“People were motivated to run away… They feared retribution from Zionist terrorist organizations – particularly from the Safed ones. Those of us from Safed especially feared that the Jews harbored old desires to avenge what happened during the 1929 uprising. This was in the memory of our families and parents… They realized the balance of forces was shifting and therefore the whole town was abandoned on the basis of this rationale – saving our lives and our belongings.”

SO HERE it is from the mouth of the PA’s head honcho himself. He and no other verifies that nobody expelled Safed’s Arabs. Their exile was voluntary, propelled by their extreme consciousness of guilt and expectation that Jews would be ruled by the same blood-feud conventions that prevail in Arab culture. Unrealistically they anticipated that Jews would do to them precisely what the Arabs had done to Safed’s Jews. If that was their premise, they indeed had cause to panic.

The “uprising” Abbas alluded to was one among the serial pogroms instigated by infamous Jerusalem mufti, Haj Amin al-Husseini, who’s still revered throughout the Arab world. He was a Berlin-resident avid Nazi collaborator during World War II and a wanted war criminal postwar.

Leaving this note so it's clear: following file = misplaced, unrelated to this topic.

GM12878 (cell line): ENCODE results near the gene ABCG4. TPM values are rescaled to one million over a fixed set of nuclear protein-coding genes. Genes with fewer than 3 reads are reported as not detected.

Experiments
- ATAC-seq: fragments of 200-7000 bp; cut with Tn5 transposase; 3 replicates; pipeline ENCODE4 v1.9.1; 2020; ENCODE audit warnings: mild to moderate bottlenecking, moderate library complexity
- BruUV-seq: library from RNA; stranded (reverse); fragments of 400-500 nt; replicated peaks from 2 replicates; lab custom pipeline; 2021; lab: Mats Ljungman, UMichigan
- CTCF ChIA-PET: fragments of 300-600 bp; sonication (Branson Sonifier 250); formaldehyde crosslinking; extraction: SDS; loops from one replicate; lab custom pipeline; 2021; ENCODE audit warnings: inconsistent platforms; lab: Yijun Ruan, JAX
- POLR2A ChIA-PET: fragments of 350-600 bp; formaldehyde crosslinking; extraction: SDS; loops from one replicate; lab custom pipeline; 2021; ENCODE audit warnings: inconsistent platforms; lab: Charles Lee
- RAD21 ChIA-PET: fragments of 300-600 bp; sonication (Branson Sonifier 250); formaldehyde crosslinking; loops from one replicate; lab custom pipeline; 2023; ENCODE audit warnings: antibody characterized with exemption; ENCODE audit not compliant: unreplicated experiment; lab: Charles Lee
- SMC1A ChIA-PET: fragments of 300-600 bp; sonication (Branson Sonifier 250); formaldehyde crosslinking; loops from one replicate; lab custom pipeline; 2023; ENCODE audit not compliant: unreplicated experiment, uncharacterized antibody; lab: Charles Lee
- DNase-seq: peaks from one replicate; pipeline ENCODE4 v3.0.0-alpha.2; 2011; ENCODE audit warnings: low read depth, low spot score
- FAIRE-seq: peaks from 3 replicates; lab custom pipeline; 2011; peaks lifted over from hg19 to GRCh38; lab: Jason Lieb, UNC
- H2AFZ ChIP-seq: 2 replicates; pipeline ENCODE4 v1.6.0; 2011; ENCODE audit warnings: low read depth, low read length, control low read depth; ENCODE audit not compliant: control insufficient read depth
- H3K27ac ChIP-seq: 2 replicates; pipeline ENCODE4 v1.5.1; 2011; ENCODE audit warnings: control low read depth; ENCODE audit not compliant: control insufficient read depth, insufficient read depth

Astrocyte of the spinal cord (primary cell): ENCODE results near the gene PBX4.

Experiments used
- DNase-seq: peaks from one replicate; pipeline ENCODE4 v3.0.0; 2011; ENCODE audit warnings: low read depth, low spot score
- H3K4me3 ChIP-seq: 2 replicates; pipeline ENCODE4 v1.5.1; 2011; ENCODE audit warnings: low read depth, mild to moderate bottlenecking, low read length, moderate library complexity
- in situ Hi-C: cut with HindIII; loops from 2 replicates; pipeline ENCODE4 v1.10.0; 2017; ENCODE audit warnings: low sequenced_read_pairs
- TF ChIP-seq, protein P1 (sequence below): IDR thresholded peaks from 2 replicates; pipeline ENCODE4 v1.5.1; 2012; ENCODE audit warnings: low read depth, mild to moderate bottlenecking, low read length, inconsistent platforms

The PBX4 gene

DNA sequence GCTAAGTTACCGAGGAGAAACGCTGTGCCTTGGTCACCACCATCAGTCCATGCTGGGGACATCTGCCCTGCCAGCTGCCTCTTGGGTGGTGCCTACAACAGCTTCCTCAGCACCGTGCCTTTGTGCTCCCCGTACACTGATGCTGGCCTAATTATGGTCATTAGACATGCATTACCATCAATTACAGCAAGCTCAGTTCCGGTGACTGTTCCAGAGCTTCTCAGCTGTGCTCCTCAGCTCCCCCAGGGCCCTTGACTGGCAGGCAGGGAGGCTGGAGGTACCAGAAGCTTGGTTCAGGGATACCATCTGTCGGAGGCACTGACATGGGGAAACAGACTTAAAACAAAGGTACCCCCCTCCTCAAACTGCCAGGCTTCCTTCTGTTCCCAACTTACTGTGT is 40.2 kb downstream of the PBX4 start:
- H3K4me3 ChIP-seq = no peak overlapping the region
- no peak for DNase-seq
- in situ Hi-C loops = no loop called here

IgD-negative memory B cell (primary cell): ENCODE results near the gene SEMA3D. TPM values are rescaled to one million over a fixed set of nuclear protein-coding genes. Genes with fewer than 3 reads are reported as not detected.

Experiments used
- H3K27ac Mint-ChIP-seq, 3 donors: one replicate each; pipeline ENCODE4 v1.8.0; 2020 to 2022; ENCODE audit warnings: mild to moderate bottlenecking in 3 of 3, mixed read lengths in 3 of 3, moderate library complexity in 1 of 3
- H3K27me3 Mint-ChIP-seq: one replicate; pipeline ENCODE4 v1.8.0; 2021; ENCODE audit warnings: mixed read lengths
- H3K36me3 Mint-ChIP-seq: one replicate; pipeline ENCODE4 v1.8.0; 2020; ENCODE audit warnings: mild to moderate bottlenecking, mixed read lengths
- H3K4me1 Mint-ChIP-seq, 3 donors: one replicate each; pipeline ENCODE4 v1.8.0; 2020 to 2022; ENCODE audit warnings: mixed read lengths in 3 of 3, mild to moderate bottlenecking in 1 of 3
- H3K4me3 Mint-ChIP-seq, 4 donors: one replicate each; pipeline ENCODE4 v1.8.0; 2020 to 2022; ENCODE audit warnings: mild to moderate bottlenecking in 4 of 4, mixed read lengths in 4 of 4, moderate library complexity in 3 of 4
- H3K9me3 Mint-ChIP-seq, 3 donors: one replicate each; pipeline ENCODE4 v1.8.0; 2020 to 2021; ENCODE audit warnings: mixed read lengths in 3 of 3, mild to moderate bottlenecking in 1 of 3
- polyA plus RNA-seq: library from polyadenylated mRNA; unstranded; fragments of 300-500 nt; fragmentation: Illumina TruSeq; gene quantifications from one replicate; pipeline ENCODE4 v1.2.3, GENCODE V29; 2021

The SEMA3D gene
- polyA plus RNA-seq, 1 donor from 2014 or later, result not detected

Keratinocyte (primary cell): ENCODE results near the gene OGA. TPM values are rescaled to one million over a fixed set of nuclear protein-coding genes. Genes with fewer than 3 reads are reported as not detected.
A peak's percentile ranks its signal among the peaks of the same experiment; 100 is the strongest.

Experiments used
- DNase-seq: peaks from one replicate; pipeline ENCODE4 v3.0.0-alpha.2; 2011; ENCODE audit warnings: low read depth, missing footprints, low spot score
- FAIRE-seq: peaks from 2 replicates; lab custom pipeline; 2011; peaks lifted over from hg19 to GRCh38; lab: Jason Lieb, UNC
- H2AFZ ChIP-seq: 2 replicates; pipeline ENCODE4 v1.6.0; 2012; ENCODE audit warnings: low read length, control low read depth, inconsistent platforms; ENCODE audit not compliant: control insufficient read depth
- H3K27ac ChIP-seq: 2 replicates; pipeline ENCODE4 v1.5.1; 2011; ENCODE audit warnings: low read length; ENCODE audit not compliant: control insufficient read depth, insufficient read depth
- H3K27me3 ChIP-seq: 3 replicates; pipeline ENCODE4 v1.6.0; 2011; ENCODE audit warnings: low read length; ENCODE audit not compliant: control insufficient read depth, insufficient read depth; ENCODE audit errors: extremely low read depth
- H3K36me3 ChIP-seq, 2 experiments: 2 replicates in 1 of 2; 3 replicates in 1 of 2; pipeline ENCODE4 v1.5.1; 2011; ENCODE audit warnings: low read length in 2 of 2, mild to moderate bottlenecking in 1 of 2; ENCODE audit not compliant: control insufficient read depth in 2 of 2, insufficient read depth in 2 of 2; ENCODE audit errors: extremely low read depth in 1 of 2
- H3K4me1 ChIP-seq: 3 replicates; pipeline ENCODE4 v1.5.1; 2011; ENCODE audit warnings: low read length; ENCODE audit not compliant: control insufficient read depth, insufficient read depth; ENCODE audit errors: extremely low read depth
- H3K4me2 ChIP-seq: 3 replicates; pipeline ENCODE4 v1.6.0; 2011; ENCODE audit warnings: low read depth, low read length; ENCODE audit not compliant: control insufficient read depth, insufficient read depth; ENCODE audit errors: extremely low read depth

In August 1929 Husseini rallied Arabs to slaughter Jews on trumped-up allegations of Jewish takeover attempts at the Temple Mount. Sixty-seven members of the ancient Jewish community of Hebron were hideously hacked to death. That was the most notorious massacre, but others were perpetrated throughout the country. In the equally ancient Jewish community of Safed, 21 were butchered no less gruesomely (a cat was stuffed into one old woman’s disemboweled abdomen). A child and young woman, due to be married the next day, were cold-bloodedly shot dead by Arab constables whom British mandatory officers assigned to watch over the majority of Safed’s Jews who sought safety in the police courtyard.